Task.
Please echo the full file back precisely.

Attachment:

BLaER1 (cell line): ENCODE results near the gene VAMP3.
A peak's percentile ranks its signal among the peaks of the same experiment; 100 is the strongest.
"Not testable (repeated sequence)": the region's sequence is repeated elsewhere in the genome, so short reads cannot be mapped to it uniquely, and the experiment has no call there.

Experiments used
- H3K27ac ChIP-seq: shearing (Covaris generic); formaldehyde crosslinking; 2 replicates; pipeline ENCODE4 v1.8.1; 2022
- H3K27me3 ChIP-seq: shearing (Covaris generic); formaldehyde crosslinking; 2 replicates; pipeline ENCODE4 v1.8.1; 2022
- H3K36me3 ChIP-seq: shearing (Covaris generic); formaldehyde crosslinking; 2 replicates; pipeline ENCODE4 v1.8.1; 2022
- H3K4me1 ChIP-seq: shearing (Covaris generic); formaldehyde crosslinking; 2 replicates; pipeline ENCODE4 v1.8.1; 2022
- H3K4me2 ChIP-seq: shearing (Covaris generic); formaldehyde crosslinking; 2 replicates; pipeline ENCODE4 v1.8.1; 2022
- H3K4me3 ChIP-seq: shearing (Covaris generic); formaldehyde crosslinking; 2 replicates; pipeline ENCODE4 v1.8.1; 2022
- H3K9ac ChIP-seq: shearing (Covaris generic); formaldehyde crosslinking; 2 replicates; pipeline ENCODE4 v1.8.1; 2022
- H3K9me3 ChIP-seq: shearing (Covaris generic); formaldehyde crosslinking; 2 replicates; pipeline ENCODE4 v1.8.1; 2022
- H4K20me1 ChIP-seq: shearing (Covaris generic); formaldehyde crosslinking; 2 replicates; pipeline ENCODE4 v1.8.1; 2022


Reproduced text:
BLaER1 (cell line): ENCODE results near the gene VAMP3.
A peak's percentile ranks its signal among the peaks of the same experiment; 100 is the strongest.
"Not testable (repeated sequence)": the region's sequence is repeated elsewhere in the genome, so short reads cannot be mapped to it uniquely, and the experiment has no call there.

Experiments used
- H3K27ac ChIP-seq: shearing (Covaris generic); formaldehyde crosslinking; 2 replicates; pipeline ENCODE4 v1.8.1; 2022
- H3K27me3 ChIP-seq: shearing (Covaris generic); formaldehyde crosslinking; 2 replicates; pipeline ENCODE4 v1.8.1; 2022
- H3K36me3 ChIP-seq: shearing (Covaris generic); formaldehyde crosslinking; 2 replicates; pipeline ENCODE4 v1.8.1; 2022
- H3K4me1 ChIP-seq: shearing (Covaris generic); formaldehyde crosslinking; 2 replicates; pipeline ENCODE4 v1.8.1; 2022
- H3K4me2 ChIP-seq: shearing (Covaris generic); formaldehyde crosslinking; 2 replicates; pipeline ENCODE4 v1.8.1; 2022
- H3K4me3 ChIP-seq: shearing (Covaris generic); formaldehyde crosslinking; 2 replicates; pipeline ENCODE4 v1.8.1; 2022
- H3K9ac ChIP-seq: shearing (Covaris generic); formaldehyde crosslinking; 2 replicates; pipeline ENCODE4 v1.8.1; 2022
- H3K9me3 ChIP-seq: shearing (Covaris generic); formaldehyde crosslinking; 2 replicates; pipeline ENCODE4 v1.8.1; 2022
- H4K20me1 ChIP-seq: shearing (Covaris generic); formaldehyde crosslinking; 2 replicates; pipeline ENCODE4 v1.8.1; 2022